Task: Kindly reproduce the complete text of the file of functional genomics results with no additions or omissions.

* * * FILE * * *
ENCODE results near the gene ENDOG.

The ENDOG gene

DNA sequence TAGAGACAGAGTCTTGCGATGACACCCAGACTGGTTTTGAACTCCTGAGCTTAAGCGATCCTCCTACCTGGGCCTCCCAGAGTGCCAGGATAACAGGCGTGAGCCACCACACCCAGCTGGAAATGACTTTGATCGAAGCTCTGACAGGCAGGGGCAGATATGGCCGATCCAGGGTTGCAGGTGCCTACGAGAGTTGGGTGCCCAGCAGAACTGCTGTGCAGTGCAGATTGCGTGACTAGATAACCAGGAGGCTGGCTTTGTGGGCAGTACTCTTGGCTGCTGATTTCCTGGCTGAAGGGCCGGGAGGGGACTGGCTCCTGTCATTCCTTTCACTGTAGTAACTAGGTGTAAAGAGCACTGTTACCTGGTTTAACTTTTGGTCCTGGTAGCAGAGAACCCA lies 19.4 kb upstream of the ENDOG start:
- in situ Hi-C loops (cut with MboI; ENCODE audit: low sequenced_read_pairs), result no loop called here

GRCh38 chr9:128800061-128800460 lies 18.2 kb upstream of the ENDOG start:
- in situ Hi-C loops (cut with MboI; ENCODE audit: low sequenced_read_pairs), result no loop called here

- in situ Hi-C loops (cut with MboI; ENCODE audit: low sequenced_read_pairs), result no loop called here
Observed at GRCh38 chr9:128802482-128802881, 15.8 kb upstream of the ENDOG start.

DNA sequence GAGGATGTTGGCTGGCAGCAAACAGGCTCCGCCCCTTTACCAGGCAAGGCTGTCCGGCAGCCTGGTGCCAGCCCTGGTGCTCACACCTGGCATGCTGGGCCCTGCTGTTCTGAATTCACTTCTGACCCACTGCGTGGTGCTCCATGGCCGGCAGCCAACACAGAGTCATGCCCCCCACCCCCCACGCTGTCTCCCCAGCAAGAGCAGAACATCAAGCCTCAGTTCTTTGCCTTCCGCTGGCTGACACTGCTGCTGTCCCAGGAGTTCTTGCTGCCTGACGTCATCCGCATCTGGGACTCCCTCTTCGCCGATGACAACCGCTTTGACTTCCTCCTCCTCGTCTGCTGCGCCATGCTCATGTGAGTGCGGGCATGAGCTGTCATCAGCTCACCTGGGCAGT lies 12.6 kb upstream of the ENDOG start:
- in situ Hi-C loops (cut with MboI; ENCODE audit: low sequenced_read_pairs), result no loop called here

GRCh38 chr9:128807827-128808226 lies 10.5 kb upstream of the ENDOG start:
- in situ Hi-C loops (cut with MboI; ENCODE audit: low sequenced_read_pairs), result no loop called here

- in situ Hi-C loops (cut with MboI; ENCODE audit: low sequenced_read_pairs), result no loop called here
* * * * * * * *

ENCODE results near the gene ENDOG.

The ENDOG gene

DNA sequence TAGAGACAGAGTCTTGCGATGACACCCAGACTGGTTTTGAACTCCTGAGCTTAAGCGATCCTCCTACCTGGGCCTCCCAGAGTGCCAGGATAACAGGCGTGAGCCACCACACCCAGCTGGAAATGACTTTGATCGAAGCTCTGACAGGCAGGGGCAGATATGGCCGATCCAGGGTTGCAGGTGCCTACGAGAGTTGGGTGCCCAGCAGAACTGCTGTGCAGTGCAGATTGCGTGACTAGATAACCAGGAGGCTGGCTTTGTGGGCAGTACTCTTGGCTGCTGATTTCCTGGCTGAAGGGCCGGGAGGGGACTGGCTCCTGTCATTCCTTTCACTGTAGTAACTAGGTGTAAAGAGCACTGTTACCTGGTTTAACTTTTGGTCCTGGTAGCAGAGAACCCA lies 19.4 kb upstream of the ENDOG start:
- in situ Hi-C loops (cut with MboI; ENCODE audit: low sequenced_read_pairs), result no loop called here

GRCh38 chr9:128800061-128800460 lies 18.2 kb upstream of the ENDOG start:
- in situ Hi-C loops (cut with MboI; ENCODE audit: low sequenced_read_pairs), result no loop called here

- in situ Hi-C loops (cut with MboI; ENCODE audit: low sequenced_read_pairs), result no loop called here
Observed at GRCh38 chr9:128802482-128802881, 15.8 kb upstream of the ENDOG start.

DNA sequence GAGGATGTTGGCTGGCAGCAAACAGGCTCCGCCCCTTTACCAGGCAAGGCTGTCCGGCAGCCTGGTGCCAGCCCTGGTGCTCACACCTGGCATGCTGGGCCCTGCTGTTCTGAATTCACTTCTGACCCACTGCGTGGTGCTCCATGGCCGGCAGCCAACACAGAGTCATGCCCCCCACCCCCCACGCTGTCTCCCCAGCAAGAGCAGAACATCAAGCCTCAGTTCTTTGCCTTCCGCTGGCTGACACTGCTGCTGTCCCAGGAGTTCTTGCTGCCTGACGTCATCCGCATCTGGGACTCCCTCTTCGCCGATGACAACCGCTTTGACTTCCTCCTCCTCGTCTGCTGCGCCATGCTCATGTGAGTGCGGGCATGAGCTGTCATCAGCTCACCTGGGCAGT lies 12.6 kb upstream of the ENDOG start:
- in situ Hi-C loops (cut with MboI; ENCODE audit: low sequenced_read_pairs), result no loop called here

GRCh38 chr9:128807827-128808226 lies 10.5 kb upstream of the ENDOG start:
- in situ Hi-C loops (cut with MboI; ENCODE audit: low sequenced_read_pairs), result no loop called here

- in situ Hi-C loops (cut with MboI; ENCODE audit: low sequenced_read_pairs), result no loop called here